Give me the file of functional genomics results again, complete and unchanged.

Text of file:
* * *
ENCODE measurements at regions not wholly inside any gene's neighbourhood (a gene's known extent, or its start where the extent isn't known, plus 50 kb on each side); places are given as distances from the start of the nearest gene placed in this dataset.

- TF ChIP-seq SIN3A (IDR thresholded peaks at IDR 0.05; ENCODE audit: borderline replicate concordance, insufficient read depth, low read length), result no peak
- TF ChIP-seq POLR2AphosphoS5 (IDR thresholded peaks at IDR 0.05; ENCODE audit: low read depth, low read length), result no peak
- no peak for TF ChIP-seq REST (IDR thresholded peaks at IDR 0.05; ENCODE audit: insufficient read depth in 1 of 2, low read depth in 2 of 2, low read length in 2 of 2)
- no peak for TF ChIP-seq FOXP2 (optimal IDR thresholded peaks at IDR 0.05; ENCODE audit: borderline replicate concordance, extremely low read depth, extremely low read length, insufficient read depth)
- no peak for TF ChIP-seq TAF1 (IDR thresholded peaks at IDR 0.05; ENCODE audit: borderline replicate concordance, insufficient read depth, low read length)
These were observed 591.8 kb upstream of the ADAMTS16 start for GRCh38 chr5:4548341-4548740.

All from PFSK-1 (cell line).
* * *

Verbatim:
ENCODE measurements at regions not wholly inside any gene's neighbourhood (a gene's known extent, or its start where the extent isn't known, plus 50 kb on each side); places are given as distances from the start of the nearest gene placed in this dataset.

- TF ChIP-seq SIN3A (IDR thresholded peaks at IDR 0.05; ENCODE audit: borderline replicate concordance, insufficient read depth, low read length), result no peak
- TF ChIP-seq POLR2AphosphoS5 (IDR thresholded peaks at IDR 0.05; ENCODE audit: low read depth, low read length), result no peak
- no peak for TF ChIP-seq REST (IDR thresholded peaks at IDR 0.05; ENCODE audit: insufficient read depth in 1 of 2, low read depth in 2 of 2, low read length in 2 of 2)
- no peak for TF ChIP-seq FOXP2 (optimal IDR thresholded peaks at IDR 0.05; ENCODE audit: borderline replicate concordance, extremely low read depth, extremely low read length, insufficient read depth)
- no peak for TF ChIP-seq TAF1 (IDR thresholded peaks at IDR 0.05; ENCODE audit: borderline replicate concordance, insufficient read depth, low read length)
These were observed 591.8 kb upstream of the ADAMTS16 start for GRCh38 chr5:4548341-4548740.

All from PFSK-1 (cell line).